The Confluence of Parampara (Tradition) and Adhunikata (Modernity)

The Parampara

For the serious connoisseurs and practitioners who have drunk of the vast ocean of Hindustani Classical Music, the powerful stream of the Jaipur-Atrauli tradition has always presented a musical dimension that has never failed to quench the thirst of the intellect and the spirit. For both the intense listener and the dedicate learner the Jaipur-Atrauli gharana has, right from its beginning to this day, offered inexhaustible, unfathomable and inscrutable reserves of intellectual and spiritual elements through the conceptual music categories it has shaped. The Jaipur-Atrauli gharana has shaped a musical cosmos, the life of which cannot be understood and shared without integrating the mind and the soul. In other words what the Jaipur-Atrauli gharana demands of both the listener and the learner is an intellectual rigour that never tolerates complacency of thought and a spiritual discipline that does not approve of sentimentality of feeling. Thus both the listener and the learner are compelled to meet the exacting standards of this musical universe if they are to derive anything out of it for their own intellectual and spiritual regeneration.

The great master Ustad Alladiya Khan Saheb, who constructed the foundations of the Jaipur-Atrauli gharana, ensured that this tradition of music did not have a monochromatic vision as far as its stylistic and emotional contours were concerned. The musical expressions that were built into the edifice of this tradition were multiple in range and depth and carried in them a grammatical structure and pattern that could always accommodate an astonishing plurality of conception and articulation.

It could be said without any hesitation or doubt that the most outstanding features of the Jaipur-Atrauli gharana were upheld by Pt. Mallikarjun Mansur, one of the greatest musicians India produced in the previous century. Pt. Mallikarjun Mansur brought into his musical system the rigour and discipline of the Jaipur-Atrauli gharana which he gained during his years of learning with Ustad Manji Khan and Ustad Burji Khan (the two sons of Ustad Alladiya Khan) and the solid structural base of the Gwalior style which he inherited from his first Guru Pt. Neelkantabua Alurmath of Miraj.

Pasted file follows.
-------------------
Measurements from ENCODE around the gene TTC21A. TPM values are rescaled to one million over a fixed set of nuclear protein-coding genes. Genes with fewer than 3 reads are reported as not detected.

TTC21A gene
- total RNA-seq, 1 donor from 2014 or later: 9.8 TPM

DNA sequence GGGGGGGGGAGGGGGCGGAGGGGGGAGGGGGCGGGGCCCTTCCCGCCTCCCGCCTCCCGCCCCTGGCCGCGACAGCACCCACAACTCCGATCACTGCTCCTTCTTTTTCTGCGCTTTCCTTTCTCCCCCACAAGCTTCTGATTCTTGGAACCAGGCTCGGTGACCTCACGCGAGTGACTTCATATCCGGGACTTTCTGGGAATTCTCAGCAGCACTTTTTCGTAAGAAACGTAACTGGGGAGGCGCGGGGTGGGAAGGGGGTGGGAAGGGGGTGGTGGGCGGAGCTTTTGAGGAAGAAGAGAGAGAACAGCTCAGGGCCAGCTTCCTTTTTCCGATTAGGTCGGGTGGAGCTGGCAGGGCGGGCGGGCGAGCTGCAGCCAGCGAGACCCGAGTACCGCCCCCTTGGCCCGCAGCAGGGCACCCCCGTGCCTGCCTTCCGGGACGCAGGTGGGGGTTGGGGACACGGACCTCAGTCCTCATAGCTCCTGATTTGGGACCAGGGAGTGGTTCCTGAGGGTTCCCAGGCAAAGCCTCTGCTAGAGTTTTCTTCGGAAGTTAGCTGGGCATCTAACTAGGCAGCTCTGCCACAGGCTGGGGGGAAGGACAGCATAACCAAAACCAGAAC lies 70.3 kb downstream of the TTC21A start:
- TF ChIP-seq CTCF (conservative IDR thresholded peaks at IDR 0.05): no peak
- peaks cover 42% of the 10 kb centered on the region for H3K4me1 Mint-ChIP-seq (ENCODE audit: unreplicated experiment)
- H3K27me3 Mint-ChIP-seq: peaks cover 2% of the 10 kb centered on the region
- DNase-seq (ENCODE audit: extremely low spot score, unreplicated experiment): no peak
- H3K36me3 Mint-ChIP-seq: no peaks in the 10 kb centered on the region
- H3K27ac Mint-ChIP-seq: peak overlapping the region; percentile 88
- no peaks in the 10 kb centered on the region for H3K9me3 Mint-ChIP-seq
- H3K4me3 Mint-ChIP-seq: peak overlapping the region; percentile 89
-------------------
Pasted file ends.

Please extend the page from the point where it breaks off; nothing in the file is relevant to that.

With extraordinary imagination and discipline Pt. Mallikarjun Mansur dug into the vast resources of his musical tradition exploring its latent potential that could be unearthed only by profound labour and uncompromising diligence. It was Pt. Mallikarjun Mansur’s firm belief that the ‘bandish’ was the basic foundation on which the essence of the raga was built and, therefore, a musician had to discern in the bandish the guidelines, outlines and the nuances of the raga he was dealing with. The great Mallikarjun Mansur was of the conviction that a sustained repetition of the bandish with a full knowledge of its potential would eventually lead to the blossoming of the raga with all the colours of the swaras and the tala emerging in unison, and in harmony. “Concord” was the supreme vision of Pt. Mallikarjun Mansur’s music.